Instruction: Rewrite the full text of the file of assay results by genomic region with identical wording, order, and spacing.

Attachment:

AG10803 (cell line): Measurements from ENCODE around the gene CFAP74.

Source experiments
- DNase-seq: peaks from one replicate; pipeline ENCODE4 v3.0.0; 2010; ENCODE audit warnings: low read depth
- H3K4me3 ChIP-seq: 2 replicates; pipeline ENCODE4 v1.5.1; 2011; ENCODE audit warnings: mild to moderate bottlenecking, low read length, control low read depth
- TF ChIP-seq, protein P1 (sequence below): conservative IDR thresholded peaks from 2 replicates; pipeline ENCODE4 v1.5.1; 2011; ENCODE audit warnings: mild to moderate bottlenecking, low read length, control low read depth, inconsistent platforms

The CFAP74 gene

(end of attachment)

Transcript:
AG10803 (cell line): Measurements from ENCODE around the gene CFAP74.

Source experiments
- DNase-seq: peaks from one replicate; pipeline ENCODE4 v3.0.0; 2010; ENCODE audit warnings: low read depth
- H3K4me3 ChIP-seq: 2 replicates; pipeline ENCODE4 v1.5.1; 2011; ENCODE audit warnings: mild to moderate bottlenecking, low read length, control low read depth
- TF ChIP-seq, protein P1 (sequence below): conservative IDR thresholded peaks from 2 replicates; pipeline ENCODE4 v1.5.1; 2011; ENCODE audit warnings: mild to moderate bottlenecking, low read length, control low read depth, inconsistent platforms

The CFAP74 gene